Wednesday, December 1, 2021
HomeOpinionUCI’s RTK/CHAMPS Peer Educators Aren’t Afraid to Tackle Sexual Violence

UCI’s RTK/CHAMPS Peer Educators Aren’t Afraid to Tackle Sexual Violence

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The Peer Educators of Right to KNOW and Challenging All Men to Prevent Sexism (RTK/CHAMPS) are heroes on UCI’s campus, collaborating with on-campus organizations and students to raise awareness for, prevent and combat occurrences of sexual violence. Their eagerness and passion to help and serve others is an inspiration to us all and who we should be looking up to as a positive example at UCI.

Through a panoply of outreach projects and educative workshops, members of RTK/CHAMPS seek to provide services and resources to students who need such aid. For example, the organization has been able to connect with thousands of people on campus in the incredibly informative presentations they share with other UCI residents and organizations on campus.

Current Peer Educator Gabriela Marquez has been in the program for two years. She enthusiastically stated that she is “happy and honored” in being granted the privilege to educate and support people impacted by sexual violence. Marquez also emphasized the organization’s richness in its efforts to support survivors of sexual violence, as well as praised the “very welcoming community” that UCI CARE provides.

Under normal circumstances, RTK/CHAMPS is administered in a unique, in-person environment, where Peer Educators are able to speak with and support survivors of sexual violence. However, the disruption of COVID-19 has allowed the office to turn to virtual ways to provide for UCI students. Even with this unprecedented setback, the Peer Educators have found providing care to be just as easily and readily accessible as compared to when meetings were allowed in person.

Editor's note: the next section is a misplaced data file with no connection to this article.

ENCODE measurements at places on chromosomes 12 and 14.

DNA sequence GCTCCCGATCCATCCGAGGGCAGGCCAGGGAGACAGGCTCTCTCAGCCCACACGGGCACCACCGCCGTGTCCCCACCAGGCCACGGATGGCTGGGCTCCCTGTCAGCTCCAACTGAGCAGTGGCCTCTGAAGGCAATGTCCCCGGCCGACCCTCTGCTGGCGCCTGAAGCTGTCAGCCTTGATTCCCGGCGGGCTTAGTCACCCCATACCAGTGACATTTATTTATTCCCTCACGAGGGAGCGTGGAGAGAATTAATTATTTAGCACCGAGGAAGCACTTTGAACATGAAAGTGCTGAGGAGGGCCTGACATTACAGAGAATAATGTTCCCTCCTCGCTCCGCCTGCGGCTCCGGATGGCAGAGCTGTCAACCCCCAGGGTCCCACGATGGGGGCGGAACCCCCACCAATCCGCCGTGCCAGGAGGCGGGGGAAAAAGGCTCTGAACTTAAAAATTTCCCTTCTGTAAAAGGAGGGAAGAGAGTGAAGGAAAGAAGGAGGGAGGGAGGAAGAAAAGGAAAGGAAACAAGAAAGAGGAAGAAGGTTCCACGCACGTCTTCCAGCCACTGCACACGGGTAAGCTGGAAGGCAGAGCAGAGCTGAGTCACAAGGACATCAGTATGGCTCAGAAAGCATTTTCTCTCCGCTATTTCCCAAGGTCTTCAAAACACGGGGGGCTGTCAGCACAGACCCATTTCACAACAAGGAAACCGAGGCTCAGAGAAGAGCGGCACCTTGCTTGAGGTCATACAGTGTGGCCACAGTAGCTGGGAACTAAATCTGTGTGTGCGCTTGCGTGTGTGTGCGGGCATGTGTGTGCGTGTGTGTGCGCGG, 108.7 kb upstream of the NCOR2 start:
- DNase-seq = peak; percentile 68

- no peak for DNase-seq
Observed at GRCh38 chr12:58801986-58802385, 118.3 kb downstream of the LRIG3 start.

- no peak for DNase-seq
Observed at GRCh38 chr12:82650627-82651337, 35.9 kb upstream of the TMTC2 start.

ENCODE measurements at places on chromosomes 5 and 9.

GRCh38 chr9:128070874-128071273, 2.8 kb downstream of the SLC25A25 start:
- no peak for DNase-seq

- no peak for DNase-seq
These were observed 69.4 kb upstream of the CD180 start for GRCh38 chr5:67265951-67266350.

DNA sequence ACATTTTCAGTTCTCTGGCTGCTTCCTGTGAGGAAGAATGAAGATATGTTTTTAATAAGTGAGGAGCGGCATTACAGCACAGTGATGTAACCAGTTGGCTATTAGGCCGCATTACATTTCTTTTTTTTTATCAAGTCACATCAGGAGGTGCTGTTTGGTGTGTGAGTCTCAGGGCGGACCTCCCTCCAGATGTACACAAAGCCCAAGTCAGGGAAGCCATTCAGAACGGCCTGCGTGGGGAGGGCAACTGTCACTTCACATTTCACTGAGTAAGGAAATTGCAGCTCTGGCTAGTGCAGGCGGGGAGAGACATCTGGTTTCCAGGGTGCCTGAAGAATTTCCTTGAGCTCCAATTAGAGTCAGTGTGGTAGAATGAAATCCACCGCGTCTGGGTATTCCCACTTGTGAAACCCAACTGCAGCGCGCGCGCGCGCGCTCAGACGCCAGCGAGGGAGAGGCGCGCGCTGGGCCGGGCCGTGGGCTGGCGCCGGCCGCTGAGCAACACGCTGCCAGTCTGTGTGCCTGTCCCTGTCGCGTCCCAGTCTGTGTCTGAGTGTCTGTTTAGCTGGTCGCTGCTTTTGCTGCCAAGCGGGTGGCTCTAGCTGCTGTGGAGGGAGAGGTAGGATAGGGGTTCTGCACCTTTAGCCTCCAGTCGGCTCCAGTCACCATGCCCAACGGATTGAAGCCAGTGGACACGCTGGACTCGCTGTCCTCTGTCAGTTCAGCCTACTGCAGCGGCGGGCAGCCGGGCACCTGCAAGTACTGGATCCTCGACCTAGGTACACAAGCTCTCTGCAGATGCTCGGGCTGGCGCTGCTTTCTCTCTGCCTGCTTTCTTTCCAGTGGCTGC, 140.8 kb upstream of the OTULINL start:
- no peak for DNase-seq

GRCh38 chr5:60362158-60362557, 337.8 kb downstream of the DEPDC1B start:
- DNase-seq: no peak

Although there are fewer opportunities for peer educators like Marquez to “speak directly with other students,” RTK/CHAMPS has worked to expand their voice and platform through virtual means, like networking with peers on social media and Zoom conferences. Especially with the shift to digital and virtual means to convey the same message, they have found that social networks make it much more fluid in connecting with people online.

Their activities have connected students to accessible information and materials that allow students to protect and educate themselves and the people around them. For example, RTK administers virtual workshops that inform UCI students and staff about topics like the harms of toxic masculinity, the significance of trust and mutual respect in relationships, and instigating boundaries and consent.

RTK/CHAMPS also emphasizes that action and intervention can be taken in any form, anywhere and at any time. This thought-provoking mindset encourages Peer Educators to be constantly on the lookout for potential red flags in their communities. With the rise of instances to reported cases in negative proportions since the pandemic hit, it is significant that they are consistently on their toes.

Additionally, being a part of the RTK/CHAMPS program enables members a safe space to learn about and discuss topics like rape culture, the effects of trauma on the brain, crisis intervention and sex positivity. Peer Educators are also given the opportunity to participate in panels featuring survivors and professionals who speak to the importance of accentuating efforts to raise awareness for sexual violence. The consistent rollout of events and activities emphasizes that there is much work to be done to combat an issue that negatively impacts individuals internationally; it is triumphant to know that there exists a group on campus that is so passionate about combating it.